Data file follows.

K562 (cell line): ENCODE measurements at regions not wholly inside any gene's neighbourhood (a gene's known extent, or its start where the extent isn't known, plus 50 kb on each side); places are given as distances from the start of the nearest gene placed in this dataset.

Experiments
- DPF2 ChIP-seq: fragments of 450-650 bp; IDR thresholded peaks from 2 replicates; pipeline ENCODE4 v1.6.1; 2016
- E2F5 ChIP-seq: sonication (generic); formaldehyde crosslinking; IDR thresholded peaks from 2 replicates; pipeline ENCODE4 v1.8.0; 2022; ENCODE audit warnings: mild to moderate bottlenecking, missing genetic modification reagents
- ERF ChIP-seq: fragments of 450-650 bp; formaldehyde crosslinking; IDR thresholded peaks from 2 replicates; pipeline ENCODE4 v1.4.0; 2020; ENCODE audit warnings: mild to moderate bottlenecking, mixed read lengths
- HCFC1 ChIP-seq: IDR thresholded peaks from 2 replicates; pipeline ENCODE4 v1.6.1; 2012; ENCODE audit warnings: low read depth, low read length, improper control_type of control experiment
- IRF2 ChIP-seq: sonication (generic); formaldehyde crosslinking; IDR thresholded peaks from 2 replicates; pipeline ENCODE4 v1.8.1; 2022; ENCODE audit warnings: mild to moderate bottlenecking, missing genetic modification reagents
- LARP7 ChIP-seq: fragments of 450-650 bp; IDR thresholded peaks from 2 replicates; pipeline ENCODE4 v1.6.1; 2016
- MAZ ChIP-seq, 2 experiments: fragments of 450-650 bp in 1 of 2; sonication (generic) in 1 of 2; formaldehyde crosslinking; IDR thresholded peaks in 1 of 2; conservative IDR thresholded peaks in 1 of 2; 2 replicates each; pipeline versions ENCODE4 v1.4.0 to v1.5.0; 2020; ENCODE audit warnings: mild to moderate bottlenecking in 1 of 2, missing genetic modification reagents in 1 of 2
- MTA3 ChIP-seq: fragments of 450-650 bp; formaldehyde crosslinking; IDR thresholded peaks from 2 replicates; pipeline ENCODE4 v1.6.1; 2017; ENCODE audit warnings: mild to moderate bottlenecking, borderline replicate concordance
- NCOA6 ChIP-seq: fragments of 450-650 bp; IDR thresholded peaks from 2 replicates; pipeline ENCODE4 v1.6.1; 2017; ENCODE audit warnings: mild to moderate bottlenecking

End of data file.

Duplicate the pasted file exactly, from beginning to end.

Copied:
K562 (cell line): ENCODE measurements at regions not wholly inside any gene's neighbourhood (a gene's known extent, or its start where the extent isn't known, plus 50 kb on each side); places are given as distances from the start of the nearest gene placed in this dataset.

Experiments
- DPF2 ChIP-seq: fragments of 450-650 bp; IDR thresholded peaks from 2 replicates; pipeline ENCODE4 v1.6.1; 2016
- E2F5 ChIP-seq: sonication (generic); formaldehyde crosslinking; IDR thresholded peaks from 2 replicates; pipeline ENCODE4 v1.8.0; 2022; ENCODE audit warnings: mild to moderate bottlenecking, missing genetic modification reagents
- ERF ChIP-seq: fragments of 450-650 bp; formaldehyde crosslinking; IDR thresholded peaks from 2 replicates; pipeline ENCODE4 v1.4.0; 2020; ENCODE audit warnings: mild to moderate bottlenecking, mixed read lengths
- HCFC1 ChIP-seq: IDR thresholded peaks from 2 replicates; pipeline ENCODE4 v1.6.1; 2012; ENCODE audit warnings: low read depth, low read length, improper control_type of control experiment
- IRF2 ChIP-seq: sonication (generic); formaldehyde crosslinking; IDR thresholded peaks from 2 replicates; pipeline ENCODE4 v1.8.1; 2022; ENCODE audit warnings: mild to moderate bottlenecking, missing genetic modification reagents
- LARP7 ChIP-seq: fragments of 450-650 bp; IDR thresholded peaks from 2 replicates; pipeline ENCODE4 v1.6.1; 2016
- MAZ ChIP-seq, 2 experiments: fragments of 450-650 bp in 1 of 2; sonication (generic) in 1 of 2; formaldehyde crosslinking; IDR thresholded peaks in 1 of 2; conservative IDR thresholded peaks in 1 of 2; 2 replicates each; pipeline versions ENCODE4 v1.4.0 to v1.5.0; 2020; ENCODE audit warnings: mild to moderate bottlenecking in 1 of 2, missing genetic modification reagents in 1 of 2
- MTA3 ChIP-seq: fragments of 450-650 bp; formaldehyde crosslinking; IDR thresholded peaks from 2 replicates; pipeline ENCODE4 v1.6.1; 2017; ENCODE audit warnings: mild to moderate bottlenecking, borderline replicate concordance
- NCOA6 ChIP-seq: fragments of 450-650 bp; IDR thresholded peaks from 2 replicates; pipeline ENCODE4 v1.6.1; 2017; ENCODE audit warnings: mild to moderate bottlenecking